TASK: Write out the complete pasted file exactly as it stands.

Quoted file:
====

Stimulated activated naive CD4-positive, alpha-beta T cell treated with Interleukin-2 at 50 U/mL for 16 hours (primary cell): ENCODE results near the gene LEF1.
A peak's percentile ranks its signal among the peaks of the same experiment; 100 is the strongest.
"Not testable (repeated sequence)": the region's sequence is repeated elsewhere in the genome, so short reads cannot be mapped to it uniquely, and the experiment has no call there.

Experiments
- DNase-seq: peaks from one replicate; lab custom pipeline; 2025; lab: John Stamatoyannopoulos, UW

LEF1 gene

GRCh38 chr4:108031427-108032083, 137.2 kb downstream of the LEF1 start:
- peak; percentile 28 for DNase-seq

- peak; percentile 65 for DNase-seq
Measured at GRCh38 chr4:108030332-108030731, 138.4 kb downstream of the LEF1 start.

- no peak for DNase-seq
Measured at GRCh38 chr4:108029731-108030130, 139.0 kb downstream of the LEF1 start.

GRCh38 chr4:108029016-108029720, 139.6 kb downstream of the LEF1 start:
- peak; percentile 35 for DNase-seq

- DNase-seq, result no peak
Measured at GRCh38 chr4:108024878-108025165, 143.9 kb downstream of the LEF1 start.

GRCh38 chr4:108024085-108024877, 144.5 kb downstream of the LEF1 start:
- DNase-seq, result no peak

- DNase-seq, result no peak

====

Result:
Stimulated activated naive CD4-positive, alpha-beta T cell treated with Interleukin-2 at 50 U/mL for 16 hours (primary cell): ENCODE results near the gene LEF1.
A peak's percentile ranks its signal among the peaks of the same experiment; 100 is the strongest.
"Not testable (repeated sequence)": the region's sequence is repeated elsewhere in the genome, so short reads cannot be mapped to it uniquely, and the experiment has no call there.

Experiments
- DNase-seq: peaks from one replicate; lab custom pipeline; 2025; lab: John Stamatoyannopoulos, UW

LEF1 gene

GRCh38 chr4:108031427-108032083, 137.2 kb downstream of the LEF1 start:
- peak; percentile 28 for DNase-seq

- peak; percentile 65 for DNase-seq
Measured at GRCh38 chr4:108030332-108030731, 138.4 kb downstream of the LEF1 start.

- no peak for DNase-seq
Measured at GRCh38 chr4:108029731-108030130, 139.0 kb downstream of the LEF1 start.

GRCh38 chr4:108029016-108029720, 139.6 kb downstream of the LEF1 start:
- peak; percentile 35 for DNase-seq

- DNase-seq, result no peak
Measured at GRCh38 chr4:108024878-108025165, 143.9 kb downstream of the LEF1 start.

GRCh38 chr4:108024085-108024877, 144.5 kb downstream of the LEF1 start:
- DNase-seq, result no peak

- DNase-seq, result no peak